On September 27, the Washington Post reported on the scheduled appearance of Rudolf Guiliani, U.S. President Donald Trump’s personal lawyer, at the Eurasia Economic Union forum in Yerevan, Armenia. The report said Guiliani canceled his participation after learning that Russia was behind the event.
On September 30, the day of Giuliani’s scheduled speech, his name was still listed on the agenda handed out to the press. According to journalists attending the conference, no explanation was given regarding the change of the agenda.
The Kremlin claimed on September 30 that Russia had nothing to do with Giuliani’s invitation. “The Russian side knows nothing about Giuliani’s participation, [or] the cancellation of his participation,” President Vladimir Putin’s press secretary, Dmitry Peskov, said.
That claim is false.
Neil Hauer, a journalist and security analyst based in Yerevan, Armenia, told Polygraph.info that the Armenian Foreign Ministry had told him it was not involved in inviting Rudy Giuliani.
“The Armenian MFA told me they could not provide any information on Giuliani since his invitation was not sent through their official channels, so it must have come from someone else,” Hauer said.
Evidence suggests that the Giuliani invitation came from the Eurasian Economic Commission (EEC), which is headquartered in Moscow.
The panel on which Guiliani was scheduled to appear was moderated by Sergey Glazyev, who was an adviser to Putin from 2012 through last month. Glazyev became a candidate for a top position at the Eurasia Economic Commission, the executive body of the Eurasian Economic Union, during the Union’s August 9 summit in Kyrgyzstan, pending confirmation of the EAEU member states during the September 30 meeting in Armenia.
On October 1, Russia announced Glazyev’s appointment as the Eurasian Economic Commission’s Minister of Integration and Macroeconomics.
Sergey Glazyev is best known for his calls to cut Russia off from the Euro/Dollar zone and for the country to focus its monetary resources on domestic production. Among his books is one titled “The Last World War: The United States Start and Lose.”
Glazyev also was the first to publicly question the loyalty of top Russian officials who the U.S. did not include on the so-called “Kremlin list.”
“From my point of view the main criterion of personnel policy in our country under conditions of ‘war with America’ must be landing on the American sanctions list. Those who are on it are beyond suspicion of being called an American agent. Those who are not – it is precisely them about whom I have a very big question,” Glazyev said.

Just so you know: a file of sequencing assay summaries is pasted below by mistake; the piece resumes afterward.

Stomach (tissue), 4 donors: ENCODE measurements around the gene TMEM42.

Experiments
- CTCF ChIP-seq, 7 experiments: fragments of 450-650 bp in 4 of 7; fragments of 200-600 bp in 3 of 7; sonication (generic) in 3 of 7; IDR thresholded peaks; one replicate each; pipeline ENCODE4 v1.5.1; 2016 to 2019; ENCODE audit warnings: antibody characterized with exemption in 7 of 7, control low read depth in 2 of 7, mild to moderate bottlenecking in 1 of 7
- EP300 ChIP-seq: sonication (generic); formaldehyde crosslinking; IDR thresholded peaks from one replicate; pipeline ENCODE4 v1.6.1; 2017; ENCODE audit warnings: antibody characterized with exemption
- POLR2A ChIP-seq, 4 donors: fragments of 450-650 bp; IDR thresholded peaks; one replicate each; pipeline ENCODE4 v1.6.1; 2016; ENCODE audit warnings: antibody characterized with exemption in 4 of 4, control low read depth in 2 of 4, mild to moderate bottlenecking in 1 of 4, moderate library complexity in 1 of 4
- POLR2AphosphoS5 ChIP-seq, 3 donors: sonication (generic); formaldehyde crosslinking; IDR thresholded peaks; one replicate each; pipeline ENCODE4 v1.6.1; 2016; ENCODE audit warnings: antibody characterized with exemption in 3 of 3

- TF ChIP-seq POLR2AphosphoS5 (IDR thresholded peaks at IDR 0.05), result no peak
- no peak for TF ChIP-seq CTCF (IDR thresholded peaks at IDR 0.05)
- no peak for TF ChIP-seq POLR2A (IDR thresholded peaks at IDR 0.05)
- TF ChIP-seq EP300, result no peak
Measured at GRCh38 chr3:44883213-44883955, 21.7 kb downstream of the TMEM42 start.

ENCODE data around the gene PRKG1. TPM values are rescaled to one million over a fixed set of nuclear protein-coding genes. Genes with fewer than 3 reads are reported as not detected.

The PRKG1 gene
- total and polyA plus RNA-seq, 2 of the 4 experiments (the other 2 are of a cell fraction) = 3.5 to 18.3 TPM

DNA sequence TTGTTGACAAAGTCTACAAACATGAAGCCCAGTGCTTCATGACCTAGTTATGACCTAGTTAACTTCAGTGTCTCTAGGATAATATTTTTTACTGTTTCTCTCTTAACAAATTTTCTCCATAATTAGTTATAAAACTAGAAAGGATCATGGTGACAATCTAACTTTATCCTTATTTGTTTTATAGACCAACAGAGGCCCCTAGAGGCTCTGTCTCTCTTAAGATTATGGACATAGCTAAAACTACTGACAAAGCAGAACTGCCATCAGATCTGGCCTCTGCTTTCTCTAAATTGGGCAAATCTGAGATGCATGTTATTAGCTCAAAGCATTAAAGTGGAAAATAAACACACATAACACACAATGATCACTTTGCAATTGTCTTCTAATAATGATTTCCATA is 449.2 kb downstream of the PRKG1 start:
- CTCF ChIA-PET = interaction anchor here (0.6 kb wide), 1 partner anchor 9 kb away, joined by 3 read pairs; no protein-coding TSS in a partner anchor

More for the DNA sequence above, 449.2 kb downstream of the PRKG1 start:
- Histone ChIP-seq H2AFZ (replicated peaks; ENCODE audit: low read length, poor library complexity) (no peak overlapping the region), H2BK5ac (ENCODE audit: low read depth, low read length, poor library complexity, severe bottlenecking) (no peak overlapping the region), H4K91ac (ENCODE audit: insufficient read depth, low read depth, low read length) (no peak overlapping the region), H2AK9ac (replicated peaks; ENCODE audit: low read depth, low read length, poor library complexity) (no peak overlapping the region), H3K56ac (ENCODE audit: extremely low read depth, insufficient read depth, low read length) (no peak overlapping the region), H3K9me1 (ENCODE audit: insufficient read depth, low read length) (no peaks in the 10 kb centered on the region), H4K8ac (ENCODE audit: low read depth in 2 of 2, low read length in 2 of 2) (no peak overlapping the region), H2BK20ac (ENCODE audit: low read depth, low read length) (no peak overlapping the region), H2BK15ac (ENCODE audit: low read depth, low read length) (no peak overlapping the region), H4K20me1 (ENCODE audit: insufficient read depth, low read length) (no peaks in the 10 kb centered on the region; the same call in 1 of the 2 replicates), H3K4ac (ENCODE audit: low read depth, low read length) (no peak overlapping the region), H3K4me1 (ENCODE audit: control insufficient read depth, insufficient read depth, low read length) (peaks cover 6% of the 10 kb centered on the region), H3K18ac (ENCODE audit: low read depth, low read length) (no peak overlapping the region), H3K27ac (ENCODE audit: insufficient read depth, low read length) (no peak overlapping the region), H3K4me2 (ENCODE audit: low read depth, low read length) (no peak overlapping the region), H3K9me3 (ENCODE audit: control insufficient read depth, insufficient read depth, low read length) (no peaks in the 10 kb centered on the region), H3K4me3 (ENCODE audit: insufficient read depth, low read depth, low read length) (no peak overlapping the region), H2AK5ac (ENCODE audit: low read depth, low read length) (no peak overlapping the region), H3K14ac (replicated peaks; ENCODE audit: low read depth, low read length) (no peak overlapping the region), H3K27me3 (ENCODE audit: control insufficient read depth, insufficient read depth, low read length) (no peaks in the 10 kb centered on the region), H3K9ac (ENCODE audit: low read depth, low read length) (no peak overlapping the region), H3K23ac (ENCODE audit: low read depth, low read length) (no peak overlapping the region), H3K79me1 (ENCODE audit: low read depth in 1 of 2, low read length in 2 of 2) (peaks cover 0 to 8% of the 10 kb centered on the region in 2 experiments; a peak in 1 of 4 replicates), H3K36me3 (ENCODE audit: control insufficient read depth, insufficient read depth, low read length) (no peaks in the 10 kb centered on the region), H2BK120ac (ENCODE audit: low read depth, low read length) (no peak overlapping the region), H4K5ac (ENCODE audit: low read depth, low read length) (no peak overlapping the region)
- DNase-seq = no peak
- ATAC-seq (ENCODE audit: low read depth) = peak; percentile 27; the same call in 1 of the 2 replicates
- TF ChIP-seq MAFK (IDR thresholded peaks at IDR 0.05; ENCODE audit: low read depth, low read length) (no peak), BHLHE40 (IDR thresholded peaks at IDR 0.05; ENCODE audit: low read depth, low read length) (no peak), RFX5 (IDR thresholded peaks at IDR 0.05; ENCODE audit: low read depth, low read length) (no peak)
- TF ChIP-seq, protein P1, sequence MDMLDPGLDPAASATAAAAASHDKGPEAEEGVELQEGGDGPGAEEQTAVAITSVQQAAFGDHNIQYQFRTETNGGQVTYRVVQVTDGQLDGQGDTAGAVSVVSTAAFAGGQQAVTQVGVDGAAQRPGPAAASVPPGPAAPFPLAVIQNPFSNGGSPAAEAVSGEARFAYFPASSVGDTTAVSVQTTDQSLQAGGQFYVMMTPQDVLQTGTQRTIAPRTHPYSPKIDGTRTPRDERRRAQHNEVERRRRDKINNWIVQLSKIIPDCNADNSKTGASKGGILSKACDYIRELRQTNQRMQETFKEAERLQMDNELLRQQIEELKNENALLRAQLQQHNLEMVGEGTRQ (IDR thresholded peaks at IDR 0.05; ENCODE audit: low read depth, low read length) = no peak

The U.S. Treasury Department sanctioned Glazyev in 2014 for his role of Russia’s annexation of the Ukrainian Crimea peninsula and orchestrating the war in the eastern Ukraine.
President Vladimir Putin’s administration created the Eurasian Economic as an alternative to the European Union.
The EAEU is supposed to be a fully transparent democratic organization with a rotating leadership and consensual decision-making.
A closer examination of the EAEU’s structure and its documents, however, reveals that the power over its management, and decision-making lies with the Eurasian Economic Commission, whose headquarters are permanently located in Moscow and to which Glazyev was appointed on October 1.
Article 18 of the Treaty of the Eurasian Economic Union, signed in October 2014 in Astana, Kazakhstan, states that the Commission is a permanent regulatory organ based in Moscow, Russia.
Annex I to the Treaty on the Eurasian Economic Union states that the Commission “provides for the conduct” of all EAEU meetings, including the forums of the Supreme Council like the one that took place in Yerevan this week and at which Guiliani was listed as a speaker.
Moreover, the list of the participants, including guest speakers, is determined and approved by the Commission, which is led by people from Putin’s inner circle.
Thus, Peskov’s claim that Russia had nothing to do with the Giuliani’s invitation is false.
The Russian government website listing government orders of goods and services, Zakupki.ru, lists hundreds of orders tied to the Eurasian Economic Union. Among the most current of them, for instance, is the order for the sum of 120,784,000 rubles (approx. $1,866,061.61) paid from the Russian federal budget to an unidentified contractor for “providing services in organizing … the digital agenda of the Eurasian Economic Union,” placed on August 7 and completed on August 29.
The Moscow City Department of Foreign Economic and International Relations paid another 7,500,000 rubles (approx. $115,846.91) to an unidentified contractor “for providing services in organizing conference and business negotiations regarding trade and economic cooperation in the framework of the meeting of the Eurasian Economic Union in Yerevan, Armenia.”
The Russian Ministry of Industry and Trade, listed as the main sponsor of the Supreme Council of the Eurasian Economic Union in Yerevan, has provided no information regarding funds dedicated to the EAEU. The Russian newspaper Izvestia reported in July that the Ministry of Industry and Trade and the Eurasian Economic Commission were preparing a special program to replace supplies from abroad with EAEU-produced products worth at least $4 billion.
The financial arm of the Eurasian Economic Commission, the Eurasian Development Bank, declared an investment portfolio worth $3.9 billion as of October 1, 2019.